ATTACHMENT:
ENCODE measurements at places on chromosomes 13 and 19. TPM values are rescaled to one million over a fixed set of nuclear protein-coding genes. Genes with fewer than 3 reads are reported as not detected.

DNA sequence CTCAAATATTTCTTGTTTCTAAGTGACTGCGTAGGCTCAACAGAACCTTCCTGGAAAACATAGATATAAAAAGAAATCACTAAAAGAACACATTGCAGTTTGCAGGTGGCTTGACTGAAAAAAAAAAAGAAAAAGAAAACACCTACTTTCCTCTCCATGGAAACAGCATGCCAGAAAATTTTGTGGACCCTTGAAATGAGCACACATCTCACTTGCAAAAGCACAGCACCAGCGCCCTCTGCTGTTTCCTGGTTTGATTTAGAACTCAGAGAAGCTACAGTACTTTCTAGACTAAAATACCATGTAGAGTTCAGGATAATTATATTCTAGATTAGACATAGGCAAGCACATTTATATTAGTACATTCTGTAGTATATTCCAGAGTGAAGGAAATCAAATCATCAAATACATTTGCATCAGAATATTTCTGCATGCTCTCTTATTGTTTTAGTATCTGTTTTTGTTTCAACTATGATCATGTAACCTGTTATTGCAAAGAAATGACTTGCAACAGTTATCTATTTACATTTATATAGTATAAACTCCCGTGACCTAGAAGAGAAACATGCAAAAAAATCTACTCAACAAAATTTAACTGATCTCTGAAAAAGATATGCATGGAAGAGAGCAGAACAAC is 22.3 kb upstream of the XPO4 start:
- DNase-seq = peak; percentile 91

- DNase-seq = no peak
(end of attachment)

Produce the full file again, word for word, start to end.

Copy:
ENCODE measurements at places on chromosomes 13 and 19. TPM values are rescaled to one million over a fixed set of nuclear protein-coding genes. Genes with fewer than 3 reads are reported as not detected.

DNA sequence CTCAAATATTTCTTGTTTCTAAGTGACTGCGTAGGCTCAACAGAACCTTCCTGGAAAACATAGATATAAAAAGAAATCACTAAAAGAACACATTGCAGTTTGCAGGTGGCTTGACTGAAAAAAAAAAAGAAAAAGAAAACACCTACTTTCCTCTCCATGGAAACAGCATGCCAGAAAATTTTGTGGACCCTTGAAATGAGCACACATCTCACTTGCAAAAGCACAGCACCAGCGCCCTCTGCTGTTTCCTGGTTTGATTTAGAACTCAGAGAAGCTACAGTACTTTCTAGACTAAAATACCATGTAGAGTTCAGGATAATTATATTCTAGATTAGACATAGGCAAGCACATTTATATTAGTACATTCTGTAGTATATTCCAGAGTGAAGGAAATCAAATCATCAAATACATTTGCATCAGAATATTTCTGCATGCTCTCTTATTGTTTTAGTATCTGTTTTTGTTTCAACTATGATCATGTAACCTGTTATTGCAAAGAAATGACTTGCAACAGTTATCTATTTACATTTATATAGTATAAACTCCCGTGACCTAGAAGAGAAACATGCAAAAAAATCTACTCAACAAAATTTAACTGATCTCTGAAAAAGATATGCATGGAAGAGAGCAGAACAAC is 22.3 kb upstream of the XPO4 start:
- DNase-seq = peak; percentile 91

- DNase-seq = no peak